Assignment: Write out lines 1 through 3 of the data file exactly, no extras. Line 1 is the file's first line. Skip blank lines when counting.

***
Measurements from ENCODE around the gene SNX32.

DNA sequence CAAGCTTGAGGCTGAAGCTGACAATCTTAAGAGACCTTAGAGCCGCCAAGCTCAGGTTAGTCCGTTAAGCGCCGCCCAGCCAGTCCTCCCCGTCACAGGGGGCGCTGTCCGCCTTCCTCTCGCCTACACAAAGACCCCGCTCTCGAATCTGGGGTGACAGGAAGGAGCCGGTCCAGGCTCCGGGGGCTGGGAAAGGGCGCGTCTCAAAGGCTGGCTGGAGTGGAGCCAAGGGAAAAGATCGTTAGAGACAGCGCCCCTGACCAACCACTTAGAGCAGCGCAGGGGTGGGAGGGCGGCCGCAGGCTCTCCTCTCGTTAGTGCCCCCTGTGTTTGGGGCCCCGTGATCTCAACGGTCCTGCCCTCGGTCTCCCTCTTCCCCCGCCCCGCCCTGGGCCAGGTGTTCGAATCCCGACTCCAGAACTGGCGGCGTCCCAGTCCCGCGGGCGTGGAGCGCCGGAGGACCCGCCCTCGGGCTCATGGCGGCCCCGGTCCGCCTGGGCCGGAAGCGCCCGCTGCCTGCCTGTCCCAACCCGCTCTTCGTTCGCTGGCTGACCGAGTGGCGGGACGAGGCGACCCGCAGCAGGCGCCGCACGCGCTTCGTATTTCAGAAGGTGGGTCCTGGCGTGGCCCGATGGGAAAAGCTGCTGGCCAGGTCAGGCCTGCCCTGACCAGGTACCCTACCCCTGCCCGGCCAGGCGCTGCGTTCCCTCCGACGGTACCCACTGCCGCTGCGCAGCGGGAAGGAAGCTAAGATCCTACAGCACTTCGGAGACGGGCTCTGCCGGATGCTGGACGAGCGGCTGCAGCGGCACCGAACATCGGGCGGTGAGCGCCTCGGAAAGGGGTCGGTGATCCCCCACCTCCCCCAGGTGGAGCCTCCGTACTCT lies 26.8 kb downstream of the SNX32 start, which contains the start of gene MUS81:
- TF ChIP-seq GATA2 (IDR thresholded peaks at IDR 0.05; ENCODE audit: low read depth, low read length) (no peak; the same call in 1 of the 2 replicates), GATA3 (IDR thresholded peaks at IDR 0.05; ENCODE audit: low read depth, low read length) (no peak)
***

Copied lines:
Measurements from ENCODE around the gene SNX32.

DNA sequence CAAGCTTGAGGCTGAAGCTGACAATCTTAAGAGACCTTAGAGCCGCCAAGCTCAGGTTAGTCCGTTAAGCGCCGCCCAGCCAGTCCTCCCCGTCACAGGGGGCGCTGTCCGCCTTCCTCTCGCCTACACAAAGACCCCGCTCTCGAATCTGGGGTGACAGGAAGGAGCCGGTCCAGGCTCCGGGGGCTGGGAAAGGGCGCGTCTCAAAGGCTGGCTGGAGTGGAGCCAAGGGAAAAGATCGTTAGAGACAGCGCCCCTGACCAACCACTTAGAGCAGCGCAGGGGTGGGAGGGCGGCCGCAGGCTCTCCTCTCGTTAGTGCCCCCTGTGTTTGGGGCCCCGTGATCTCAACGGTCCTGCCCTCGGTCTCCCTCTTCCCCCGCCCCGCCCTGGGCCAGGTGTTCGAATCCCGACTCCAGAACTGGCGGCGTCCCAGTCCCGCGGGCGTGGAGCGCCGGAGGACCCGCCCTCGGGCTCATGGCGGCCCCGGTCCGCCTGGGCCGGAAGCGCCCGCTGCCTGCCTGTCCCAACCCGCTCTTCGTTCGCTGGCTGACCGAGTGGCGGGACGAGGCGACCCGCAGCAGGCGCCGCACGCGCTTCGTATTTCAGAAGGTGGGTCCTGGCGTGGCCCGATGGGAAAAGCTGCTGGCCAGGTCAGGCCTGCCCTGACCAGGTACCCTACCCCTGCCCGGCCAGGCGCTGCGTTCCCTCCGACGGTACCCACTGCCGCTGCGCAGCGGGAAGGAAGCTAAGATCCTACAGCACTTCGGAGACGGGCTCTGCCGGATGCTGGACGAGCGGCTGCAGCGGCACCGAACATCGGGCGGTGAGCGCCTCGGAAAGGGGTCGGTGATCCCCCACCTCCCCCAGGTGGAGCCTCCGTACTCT lies 26.8 kb downstream of the SNX32 start, which contains the start of gene MUS81:
- TF ChIP-seq GATA2 (IDR thresholded peaks at IDR 0.05; ENCODE audit: low read depth, low read length) (no peak; the same call in 1 of the 2 replicates), GATA3 (IDR thresholded peaks at IDR 0.05; ENCODE audit: low read depth, low read length) (no peak)